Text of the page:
Monday, September 23, 2013

Harvesting and Storing Potatoes

Each year I grow potatoes in barrels. I get enough from three barrels for Wayne and I to enjoy through the winter. I've found that Yukon Golds make a nice sized spud that stays firm and fresh when stored for months. Any that do sprout by spring I use for seed potatoes. The barrel on the left is ready to dig because the plants have died back. The one on the right isn't ready yet.

This week I dug up two barrels worth to store for winter use. First I let the soil in the barrels dry. I find digging the potatoes out with my hand is easiest on me and the potatoes. Eliminating cuts from sharp objects helps the potatoes store better. To help keep my digging hand and nails cleaner, I wear a latex glove.

As I dig, I remove the dry dirt to make it easier to find the potatoes all the way at the bottom. I save the soil for use again in next year's potato barrels. For storage, I put the soil in plastic yard bags and let it dry some more. After sealing the bags, I store them in the shed. Using my own seed potatoes and saving my soil greatly reduces the cost of growing potatoes each year.

Here's my bounty from just one half 55-gallon barrel. I left them in the sun to dry and to allow the skin to firm up. It's best not to wash potatoes before storage. Just brush off any excess dirt and then inspect them for damage. Damaged spuds should be eaten as soon as possible. They do not store well and may damage your good produce.

Always store potatoes away from light and temperatures between 5 and 10 degrees Celsius are best. If they get too cold, the starch will turn to sugar and cause them to be sweet. Paper bags, burlap bags or cardboard boxes are good for potato storage. Do not use a plastic bag. Trapped moisture will accelerate spoilage. Avoid storing potatoes with apples, onions or garlic. They produce a gas that causes potatoes to spoil quickly. If potatoes are exposed to the light they will turn green. Remove any green portions before eating. Potatoes are a member of the Deadly Nightshade family, and the green part is poisonous.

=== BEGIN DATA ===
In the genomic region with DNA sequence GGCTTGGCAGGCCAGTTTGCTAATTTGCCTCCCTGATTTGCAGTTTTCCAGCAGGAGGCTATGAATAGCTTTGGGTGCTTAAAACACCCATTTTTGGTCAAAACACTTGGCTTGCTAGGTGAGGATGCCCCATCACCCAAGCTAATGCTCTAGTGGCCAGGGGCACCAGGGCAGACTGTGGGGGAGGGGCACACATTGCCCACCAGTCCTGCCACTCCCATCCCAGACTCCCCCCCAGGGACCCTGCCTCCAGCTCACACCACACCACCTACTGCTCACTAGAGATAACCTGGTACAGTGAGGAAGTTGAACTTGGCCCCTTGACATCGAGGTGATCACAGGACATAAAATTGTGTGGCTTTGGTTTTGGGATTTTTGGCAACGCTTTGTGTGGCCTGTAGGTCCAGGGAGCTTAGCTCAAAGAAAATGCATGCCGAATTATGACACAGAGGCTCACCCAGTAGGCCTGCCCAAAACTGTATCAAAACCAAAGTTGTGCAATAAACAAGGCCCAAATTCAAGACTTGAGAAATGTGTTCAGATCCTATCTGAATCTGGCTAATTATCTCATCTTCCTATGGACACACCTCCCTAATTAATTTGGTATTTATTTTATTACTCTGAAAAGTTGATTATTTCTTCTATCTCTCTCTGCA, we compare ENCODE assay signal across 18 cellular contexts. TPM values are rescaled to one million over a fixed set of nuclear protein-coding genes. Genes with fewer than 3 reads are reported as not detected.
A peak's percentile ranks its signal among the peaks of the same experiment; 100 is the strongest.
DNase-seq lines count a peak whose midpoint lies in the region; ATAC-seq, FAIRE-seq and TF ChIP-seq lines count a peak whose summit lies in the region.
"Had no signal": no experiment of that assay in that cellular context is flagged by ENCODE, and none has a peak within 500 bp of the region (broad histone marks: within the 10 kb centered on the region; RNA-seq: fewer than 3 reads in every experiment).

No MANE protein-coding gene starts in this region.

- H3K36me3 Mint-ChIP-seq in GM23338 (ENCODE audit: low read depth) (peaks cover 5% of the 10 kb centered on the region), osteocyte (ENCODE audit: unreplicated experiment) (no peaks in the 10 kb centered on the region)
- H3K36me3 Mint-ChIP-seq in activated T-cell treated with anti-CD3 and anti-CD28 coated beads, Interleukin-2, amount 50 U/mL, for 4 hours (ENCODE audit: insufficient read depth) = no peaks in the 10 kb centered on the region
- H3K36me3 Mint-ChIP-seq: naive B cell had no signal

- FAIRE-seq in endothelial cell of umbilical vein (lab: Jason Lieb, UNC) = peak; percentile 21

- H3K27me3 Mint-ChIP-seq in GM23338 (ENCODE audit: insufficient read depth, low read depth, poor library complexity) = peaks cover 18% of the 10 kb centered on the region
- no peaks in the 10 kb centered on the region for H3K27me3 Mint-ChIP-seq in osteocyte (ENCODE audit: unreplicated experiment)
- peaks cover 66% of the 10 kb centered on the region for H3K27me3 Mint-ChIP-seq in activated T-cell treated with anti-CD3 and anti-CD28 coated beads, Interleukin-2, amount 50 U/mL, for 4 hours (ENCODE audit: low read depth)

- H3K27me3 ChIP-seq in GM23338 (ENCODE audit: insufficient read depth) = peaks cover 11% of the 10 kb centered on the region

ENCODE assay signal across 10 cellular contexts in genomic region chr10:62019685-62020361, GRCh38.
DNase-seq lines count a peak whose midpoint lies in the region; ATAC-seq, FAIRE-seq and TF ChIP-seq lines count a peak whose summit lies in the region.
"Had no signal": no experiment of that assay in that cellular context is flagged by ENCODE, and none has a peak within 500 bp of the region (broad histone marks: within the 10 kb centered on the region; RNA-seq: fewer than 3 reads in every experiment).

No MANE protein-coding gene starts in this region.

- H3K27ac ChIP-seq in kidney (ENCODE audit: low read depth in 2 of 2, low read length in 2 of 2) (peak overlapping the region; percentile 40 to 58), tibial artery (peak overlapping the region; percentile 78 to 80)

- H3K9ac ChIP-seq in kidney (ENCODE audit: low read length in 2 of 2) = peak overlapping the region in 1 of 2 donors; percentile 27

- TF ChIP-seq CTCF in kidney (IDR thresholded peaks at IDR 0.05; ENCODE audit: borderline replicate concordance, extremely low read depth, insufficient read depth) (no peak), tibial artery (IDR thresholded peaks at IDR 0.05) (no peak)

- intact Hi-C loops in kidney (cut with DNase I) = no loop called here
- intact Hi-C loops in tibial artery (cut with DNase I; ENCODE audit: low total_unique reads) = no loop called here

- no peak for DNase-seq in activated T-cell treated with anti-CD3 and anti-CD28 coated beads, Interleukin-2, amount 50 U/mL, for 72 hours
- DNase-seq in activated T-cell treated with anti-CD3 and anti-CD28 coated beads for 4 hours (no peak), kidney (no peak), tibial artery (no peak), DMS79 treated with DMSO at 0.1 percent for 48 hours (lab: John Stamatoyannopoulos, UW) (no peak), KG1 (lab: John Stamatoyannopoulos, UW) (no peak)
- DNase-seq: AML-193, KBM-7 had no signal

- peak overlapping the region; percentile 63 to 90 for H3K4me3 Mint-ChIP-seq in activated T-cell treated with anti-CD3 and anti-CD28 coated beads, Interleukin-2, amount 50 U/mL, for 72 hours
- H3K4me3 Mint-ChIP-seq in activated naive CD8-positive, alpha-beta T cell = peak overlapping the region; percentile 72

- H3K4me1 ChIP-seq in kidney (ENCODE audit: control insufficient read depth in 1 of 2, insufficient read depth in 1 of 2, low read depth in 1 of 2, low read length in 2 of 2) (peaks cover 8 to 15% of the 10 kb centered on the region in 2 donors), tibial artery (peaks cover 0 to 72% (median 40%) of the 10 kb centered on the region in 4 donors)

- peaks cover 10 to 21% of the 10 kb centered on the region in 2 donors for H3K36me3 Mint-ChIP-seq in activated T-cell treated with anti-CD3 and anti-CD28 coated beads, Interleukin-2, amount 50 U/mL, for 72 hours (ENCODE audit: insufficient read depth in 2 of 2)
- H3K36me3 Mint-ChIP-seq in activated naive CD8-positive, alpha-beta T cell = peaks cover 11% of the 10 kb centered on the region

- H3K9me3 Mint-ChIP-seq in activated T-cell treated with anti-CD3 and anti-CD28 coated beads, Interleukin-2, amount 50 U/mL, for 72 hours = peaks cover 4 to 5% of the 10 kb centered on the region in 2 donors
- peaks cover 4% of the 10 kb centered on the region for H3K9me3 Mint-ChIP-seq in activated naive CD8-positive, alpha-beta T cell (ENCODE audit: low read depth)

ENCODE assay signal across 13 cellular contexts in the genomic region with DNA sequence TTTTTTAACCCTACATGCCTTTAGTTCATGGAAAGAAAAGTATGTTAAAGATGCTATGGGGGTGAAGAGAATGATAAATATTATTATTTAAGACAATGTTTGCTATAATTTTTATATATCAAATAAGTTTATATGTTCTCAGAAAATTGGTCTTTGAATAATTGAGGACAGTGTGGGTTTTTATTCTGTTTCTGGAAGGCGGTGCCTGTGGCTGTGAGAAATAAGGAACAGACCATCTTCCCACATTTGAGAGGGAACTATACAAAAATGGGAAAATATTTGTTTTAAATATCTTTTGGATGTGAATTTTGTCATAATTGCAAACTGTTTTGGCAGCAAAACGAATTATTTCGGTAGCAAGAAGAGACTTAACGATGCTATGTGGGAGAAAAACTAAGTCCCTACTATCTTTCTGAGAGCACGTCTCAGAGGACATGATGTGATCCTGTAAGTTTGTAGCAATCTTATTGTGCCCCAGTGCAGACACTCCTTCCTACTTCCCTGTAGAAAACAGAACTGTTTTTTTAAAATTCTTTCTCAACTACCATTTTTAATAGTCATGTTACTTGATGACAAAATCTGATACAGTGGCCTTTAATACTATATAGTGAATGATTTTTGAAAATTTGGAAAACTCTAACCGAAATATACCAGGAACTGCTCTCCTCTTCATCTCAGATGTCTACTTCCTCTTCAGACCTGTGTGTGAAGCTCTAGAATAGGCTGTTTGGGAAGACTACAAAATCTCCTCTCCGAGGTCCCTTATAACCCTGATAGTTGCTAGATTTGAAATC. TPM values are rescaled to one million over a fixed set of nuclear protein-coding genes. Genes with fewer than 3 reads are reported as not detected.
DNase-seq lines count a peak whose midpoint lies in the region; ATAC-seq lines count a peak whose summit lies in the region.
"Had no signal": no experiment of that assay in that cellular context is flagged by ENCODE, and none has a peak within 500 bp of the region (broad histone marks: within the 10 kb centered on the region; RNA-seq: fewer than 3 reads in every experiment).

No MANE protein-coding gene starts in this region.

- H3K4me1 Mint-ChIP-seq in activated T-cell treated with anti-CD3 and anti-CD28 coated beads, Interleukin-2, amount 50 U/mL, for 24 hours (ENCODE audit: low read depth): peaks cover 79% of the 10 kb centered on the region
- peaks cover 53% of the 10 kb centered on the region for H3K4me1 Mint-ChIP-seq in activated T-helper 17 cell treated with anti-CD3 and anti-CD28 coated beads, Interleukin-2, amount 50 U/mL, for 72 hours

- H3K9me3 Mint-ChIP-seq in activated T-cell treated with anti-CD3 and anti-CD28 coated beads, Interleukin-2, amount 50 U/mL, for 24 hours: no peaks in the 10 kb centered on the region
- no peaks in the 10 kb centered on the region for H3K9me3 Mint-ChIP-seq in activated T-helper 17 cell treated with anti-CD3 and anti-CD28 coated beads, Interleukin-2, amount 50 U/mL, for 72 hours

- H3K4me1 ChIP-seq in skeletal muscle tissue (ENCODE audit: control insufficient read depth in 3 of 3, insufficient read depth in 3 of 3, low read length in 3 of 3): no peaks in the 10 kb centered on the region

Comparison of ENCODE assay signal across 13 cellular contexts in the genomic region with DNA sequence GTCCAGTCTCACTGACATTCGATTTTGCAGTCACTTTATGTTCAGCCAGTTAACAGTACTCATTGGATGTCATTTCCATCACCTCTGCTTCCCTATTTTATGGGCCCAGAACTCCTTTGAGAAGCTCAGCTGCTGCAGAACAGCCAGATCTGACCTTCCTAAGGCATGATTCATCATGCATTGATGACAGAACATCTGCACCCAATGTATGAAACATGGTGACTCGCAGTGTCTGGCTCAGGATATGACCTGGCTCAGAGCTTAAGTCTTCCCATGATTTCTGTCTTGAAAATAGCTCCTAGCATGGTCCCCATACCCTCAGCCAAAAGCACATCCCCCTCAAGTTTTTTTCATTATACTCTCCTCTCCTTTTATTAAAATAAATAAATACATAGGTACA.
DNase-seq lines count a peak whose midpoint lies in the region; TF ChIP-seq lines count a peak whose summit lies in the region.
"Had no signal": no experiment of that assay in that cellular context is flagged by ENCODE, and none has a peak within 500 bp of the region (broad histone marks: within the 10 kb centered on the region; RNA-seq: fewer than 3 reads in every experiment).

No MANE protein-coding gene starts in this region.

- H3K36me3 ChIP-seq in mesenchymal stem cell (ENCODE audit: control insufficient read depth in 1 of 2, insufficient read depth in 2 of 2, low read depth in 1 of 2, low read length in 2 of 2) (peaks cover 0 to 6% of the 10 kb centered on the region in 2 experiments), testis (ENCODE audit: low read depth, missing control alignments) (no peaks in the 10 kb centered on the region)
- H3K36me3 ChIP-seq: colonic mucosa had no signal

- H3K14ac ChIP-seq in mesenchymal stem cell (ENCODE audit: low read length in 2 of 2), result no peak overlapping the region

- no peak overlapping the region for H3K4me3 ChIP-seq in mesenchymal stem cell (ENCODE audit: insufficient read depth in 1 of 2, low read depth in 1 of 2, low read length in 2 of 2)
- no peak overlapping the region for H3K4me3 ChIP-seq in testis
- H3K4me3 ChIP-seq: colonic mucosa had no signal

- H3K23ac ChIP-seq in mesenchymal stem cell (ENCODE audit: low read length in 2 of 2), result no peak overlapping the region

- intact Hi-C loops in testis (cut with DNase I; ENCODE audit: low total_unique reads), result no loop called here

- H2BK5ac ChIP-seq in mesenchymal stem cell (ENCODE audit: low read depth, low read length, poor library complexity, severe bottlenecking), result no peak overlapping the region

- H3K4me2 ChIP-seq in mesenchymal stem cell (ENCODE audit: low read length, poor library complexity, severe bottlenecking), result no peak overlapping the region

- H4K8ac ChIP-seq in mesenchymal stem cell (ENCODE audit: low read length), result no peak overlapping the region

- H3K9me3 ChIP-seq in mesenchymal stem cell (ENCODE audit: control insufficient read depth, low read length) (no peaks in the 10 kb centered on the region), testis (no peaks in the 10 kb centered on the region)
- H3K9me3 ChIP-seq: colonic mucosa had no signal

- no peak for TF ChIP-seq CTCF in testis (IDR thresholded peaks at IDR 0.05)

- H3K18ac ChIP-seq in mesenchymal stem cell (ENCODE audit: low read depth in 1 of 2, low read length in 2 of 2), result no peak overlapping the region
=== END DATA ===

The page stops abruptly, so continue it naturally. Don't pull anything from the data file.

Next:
I wrap my potatoes in newspaper and store them is open sided plastic baskets ($1.00 each at the Dollar Store). This keeps them away from the light and separates them from neighboring potatoes. The paper allows the potatoes to "breathe" but also prevents too much moisture from escaping. I keep the baskets under the bed in the downstairs guest room, the coolest place in the cabin. Properly stored potatoes will remain dormant and will not sprout for about three months after harvesting. That makes for lots of comfort food meals throughout the winter months. -- Margy

2 comments:

  1. Great post - we are planning to grow some potatoes on our deck next summer - good tips. Thanks

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  2. JoAnn - They are so easy. The trick is to start with only a few inches of soil and keep adding more as the plants grow until the barrel is full. This way more potatoes are produced all the way from the bottom to the top of the soil. - Margy

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